Anterior inferior cerebellar artery

Anterior inferior cerebellar artery
The three major arteries of the cerebellum: the SCA, anterior inferior cerebellar artery (AICA), and PICA.
Diagram of the arterial circulation at the base of the brain (inferior view). AICA is labeled at lower right.
SourceBasilar artery
BranchesLabyrinthine artery
VeinInferior cerebellar veins
SuppliesAnteroinferior surface of the cerebellum, the flocculus, middle cerebellar peduncle and inferolateral portion of the pons.
LatinArteria cerebelli inferior anterior
Anatomical terminology

The anterior inferior cerebellar artery (AICA) is one of three pairs of arteries that supplies blood to the cerebellum.

It arises from the basilar artery on each side at the level of the junction between the medulla oblongata and the pons in the brainstem. It has a variable course, passing backward to be distributed to the anterior part of the undersurface of the cerebellum, anastomosing with both the posterior inferior cerebellar (PICA) branch of the vertebral artery and the superior cerebellar artery.

It also gives off the internal auditory or labyrinthine artery in most cases; however, the labyrinthine artery can less commonly emerge as a branch of the basilar artery.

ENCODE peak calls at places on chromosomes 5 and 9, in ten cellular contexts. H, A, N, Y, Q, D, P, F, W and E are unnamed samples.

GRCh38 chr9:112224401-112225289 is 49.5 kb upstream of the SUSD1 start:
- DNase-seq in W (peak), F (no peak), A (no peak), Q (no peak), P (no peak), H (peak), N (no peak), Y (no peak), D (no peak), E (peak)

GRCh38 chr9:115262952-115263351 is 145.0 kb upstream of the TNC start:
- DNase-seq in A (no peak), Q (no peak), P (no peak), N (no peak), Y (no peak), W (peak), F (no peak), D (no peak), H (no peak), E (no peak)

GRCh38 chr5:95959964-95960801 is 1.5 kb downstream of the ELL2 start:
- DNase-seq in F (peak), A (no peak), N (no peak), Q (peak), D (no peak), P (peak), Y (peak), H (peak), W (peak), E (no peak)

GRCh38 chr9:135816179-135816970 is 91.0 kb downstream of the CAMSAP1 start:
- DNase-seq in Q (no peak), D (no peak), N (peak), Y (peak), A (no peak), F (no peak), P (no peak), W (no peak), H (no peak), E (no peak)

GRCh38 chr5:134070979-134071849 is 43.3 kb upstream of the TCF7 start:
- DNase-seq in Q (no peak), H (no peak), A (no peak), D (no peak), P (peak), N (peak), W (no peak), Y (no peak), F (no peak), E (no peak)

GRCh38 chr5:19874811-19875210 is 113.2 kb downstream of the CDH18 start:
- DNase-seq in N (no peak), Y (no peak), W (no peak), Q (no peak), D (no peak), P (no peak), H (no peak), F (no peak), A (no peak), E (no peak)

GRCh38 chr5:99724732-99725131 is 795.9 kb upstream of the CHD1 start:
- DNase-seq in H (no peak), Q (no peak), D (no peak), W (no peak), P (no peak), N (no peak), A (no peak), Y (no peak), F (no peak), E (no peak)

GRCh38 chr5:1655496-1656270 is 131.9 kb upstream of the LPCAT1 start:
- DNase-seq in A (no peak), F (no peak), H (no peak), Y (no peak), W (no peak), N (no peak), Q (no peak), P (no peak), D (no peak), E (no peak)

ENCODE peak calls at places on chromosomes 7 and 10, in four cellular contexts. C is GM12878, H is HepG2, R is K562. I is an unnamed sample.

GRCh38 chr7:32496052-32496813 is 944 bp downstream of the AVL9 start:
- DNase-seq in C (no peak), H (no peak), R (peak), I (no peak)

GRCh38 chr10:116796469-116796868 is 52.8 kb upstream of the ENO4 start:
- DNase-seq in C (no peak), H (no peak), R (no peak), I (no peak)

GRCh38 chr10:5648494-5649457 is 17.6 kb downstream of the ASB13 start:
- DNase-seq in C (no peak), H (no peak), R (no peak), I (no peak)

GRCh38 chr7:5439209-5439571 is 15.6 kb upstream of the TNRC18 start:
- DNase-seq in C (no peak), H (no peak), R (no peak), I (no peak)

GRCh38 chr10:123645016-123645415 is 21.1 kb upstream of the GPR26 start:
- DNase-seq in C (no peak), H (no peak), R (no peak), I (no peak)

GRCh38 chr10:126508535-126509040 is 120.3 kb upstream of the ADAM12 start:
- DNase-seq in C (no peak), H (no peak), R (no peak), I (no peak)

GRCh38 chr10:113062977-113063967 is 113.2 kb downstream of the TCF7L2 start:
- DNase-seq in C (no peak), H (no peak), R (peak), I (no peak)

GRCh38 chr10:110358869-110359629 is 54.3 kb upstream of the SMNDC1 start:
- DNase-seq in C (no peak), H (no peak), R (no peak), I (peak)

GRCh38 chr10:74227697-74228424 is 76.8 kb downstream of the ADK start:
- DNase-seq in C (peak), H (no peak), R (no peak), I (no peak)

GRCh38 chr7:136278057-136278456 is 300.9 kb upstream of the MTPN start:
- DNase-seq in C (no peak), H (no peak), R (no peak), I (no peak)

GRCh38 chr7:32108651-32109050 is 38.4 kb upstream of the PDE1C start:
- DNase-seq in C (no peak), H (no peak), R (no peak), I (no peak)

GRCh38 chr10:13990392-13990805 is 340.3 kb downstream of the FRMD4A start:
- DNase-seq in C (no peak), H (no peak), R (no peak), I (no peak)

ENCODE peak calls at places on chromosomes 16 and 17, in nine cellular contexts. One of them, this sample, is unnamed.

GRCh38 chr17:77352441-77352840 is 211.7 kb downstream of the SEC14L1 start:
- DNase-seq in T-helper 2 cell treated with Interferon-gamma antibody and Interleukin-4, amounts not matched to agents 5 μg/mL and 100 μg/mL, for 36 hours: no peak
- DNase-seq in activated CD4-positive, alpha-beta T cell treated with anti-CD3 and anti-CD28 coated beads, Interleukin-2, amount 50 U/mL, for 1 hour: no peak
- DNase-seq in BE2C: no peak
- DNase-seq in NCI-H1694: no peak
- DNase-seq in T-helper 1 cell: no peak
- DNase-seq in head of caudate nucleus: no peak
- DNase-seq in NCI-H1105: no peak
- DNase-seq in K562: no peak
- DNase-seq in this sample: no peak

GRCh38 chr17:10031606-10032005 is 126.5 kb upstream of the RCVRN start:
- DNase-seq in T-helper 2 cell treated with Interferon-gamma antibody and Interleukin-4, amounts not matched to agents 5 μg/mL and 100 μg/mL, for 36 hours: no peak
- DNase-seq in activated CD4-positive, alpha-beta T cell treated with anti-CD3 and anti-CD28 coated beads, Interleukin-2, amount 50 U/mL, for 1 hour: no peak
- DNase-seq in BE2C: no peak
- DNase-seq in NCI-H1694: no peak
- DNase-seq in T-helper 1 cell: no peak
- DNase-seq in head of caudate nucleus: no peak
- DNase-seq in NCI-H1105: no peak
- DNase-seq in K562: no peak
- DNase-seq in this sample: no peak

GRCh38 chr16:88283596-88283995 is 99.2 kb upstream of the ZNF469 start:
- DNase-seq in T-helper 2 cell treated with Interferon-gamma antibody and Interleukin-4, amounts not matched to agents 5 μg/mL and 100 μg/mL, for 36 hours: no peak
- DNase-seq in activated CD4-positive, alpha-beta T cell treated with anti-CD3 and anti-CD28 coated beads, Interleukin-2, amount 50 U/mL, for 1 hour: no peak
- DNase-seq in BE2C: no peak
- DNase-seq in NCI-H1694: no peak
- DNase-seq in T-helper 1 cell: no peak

The amount of tissue receiving blood supply from the AICA is variable, depending upon whether the PICA is more or less dominant, but usually includes the anteroinferior surface of the cerebellum, the flocculus, middle cerebellar peduncle and inferolateral portion of the pons.

Clinical significance

Occlusion of AICA is considered rare, but generally results in a lateral pontine syndrome, also known as AICA syndrome. The symptoms include sudden onset of vertigo, vomiting, nystagmus, dysarthria, falling to the side of the lesion (due to damage to vestibular nuclei), and a variety of same-side features including hemiataxia, loss of all types of sensation of the face (due to damage to the principal sensory trigeminal nucleus), facial paralysis (due to damage to the facial nucleus), and hearing loss and tinnitus (due to damage to the cochlear nuclei). Facial nucleus damage and its resulting paralysis are specific to AICA lesions, and may be the most distinct clinical identifier of this type of stroke before a CT scan or MRI may be obtained.

Vertigo may sometimes present as an isolated symptom several weeks or months before acute ischemia and cerebral infarction occurs, probably with the meaning of transient ischemia of the inner ear or the vestibular nerve.

There is also loss of pain and temperature sensation from the contralateral (opposite-side) limbs and trunk, which can lead to diagnostic confusion with lateral medullary syndrome, which also gives rise to "crossed" neurological signs but does not normally cause cochlear symptoms, severe facial palsy or broad facial sensory loss.

This page was last updated at 2024-01-10 04:33 UTC. Update now. View original page.

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